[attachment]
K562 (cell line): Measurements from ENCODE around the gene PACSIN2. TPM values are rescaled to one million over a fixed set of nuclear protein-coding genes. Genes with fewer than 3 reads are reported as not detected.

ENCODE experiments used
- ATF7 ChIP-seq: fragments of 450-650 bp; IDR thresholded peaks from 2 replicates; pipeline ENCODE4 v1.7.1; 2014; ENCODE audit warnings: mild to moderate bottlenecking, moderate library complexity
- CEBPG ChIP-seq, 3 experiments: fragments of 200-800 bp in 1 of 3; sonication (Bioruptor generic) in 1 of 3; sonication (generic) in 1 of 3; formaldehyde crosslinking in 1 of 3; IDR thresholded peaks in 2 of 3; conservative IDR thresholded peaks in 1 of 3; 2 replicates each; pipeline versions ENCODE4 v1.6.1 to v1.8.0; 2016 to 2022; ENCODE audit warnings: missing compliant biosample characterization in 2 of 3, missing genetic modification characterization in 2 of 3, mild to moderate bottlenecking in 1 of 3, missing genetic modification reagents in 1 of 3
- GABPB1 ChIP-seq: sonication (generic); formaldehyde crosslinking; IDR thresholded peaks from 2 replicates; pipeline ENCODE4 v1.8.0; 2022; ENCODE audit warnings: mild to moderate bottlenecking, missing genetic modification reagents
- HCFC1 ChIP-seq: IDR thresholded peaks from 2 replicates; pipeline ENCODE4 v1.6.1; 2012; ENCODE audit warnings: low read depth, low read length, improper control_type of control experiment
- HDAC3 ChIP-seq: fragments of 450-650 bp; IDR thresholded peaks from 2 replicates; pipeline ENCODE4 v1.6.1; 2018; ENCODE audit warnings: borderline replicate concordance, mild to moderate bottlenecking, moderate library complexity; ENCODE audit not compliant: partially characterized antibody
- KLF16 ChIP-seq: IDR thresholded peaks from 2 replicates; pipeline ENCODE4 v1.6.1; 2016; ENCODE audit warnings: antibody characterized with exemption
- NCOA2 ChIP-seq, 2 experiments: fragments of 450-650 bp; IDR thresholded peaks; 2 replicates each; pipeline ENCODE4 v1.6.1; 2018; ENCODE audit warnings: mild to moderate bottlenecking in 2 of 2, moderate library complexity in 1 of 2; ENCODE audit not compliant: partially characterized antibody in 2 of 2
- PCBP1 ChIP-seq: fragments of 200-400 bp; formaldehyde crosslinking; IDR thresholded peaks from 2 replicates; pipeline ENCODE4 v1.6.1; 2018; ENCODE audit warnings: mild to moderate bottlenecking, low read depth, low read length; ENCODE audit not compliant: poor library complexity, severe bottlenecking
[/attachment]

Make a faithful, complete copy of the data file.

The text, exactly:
K562 (cell line): Measurements from ENCODE around the gene PACSIN2. TPM values are rescaled to one million over a fixed set of nuclear protein-coding genes. Genes with fewer than 3 reads are reported as not detected.

ENCODE experiments used
- ATF7 ChIP-seq: fragments of 450-650 bp; IDR thresholded peaks from 2 replicates; pipeline ENCODE4 v1.7.1; 2014; ENCODE audit warnings: mild to moderate bottlenecking, moderate library complexity
- CEBPG ChIP-seq, 3 experiments: fragments of 200-800 bp in 1 of 3; sonication (Bioruptor generic) in 1 of 3; sonication (generic) in 1 of 3; formaldehyde crosslinking in 1 of 3; IDR thresholded peaks in 2 of 3; conservative IDR thresholded peaks in 1 of 3; 2 replicates each; pipeline versions ENCODE4 v1.6.1 to v1.8.0; 2016 to 2022; ENCODE audit warnings: missing compliant biosample characterization in 2 of 3, missing genetic modification characterization in 2 of 3, mild to moderate bottlenecking in 1 of 3, missing genetic modification reagents in 1 of 3
- GABPB1 ChIP-seq: sonication (generic); formaldehyde crosslinking; IDR thresholded peaks from 2 replicates; pipeline ENCODE4 v1.8.0; 2022; ENCODE audit warnings: mild to moderate bottlenecking, missing genetic modification reagents
- HCFC1 ChIP-seq: IDR thresholded peaks from 2 replicates; pipeline ENCODE4 v1.6.1; 2012; ENCODE audit warnings: low read depth, low read length, improper control_type of control experiment
- HDAC3 ChIP-seq: fragments of 450-650 bp; IDR thresholded peaks from 2 replicates; pipeline ENCODE4 v1.6.1; 2018; ENCODE audit warnings: borderline replicate concordance, mild to moderate bottlenecking, moderate library complexity; ENCODE audit not compliant: partially characterized antibody
- KLF16 ChIP-seq: IDR thresholded peaks from 2 replicates; pipeline ENCODE4 v1.6.1; 2016; ENCODE audit warnings: antibody characterized with exemption
- NCOA2 ChIP-seq, 2 experiments: fragments of 450-650 bp; IDR thresholded peaks; 2 replicates each; pipeline ENCODE4 v1.6.1; 2018; ENCODE audit warnings: mild to moderate bottlenecking in 2 of 2, moderate library complexity in 1 of 2; ENCODE audit not compliant: partially characterized antibody in 2 of 2
- PCBP1 ChIP-seq: fragments of 200-400 bp; formaldehyde crosslinking; IDR thresholded peaks from 2 replicates; pipeline ENCODE4 v1.6.1; 2018; ENCODE audit warnings: mild to moderate bottlenecking, low read depth, low read length; ENCODE audit not compliant: poor library complexity, severe bottlenecking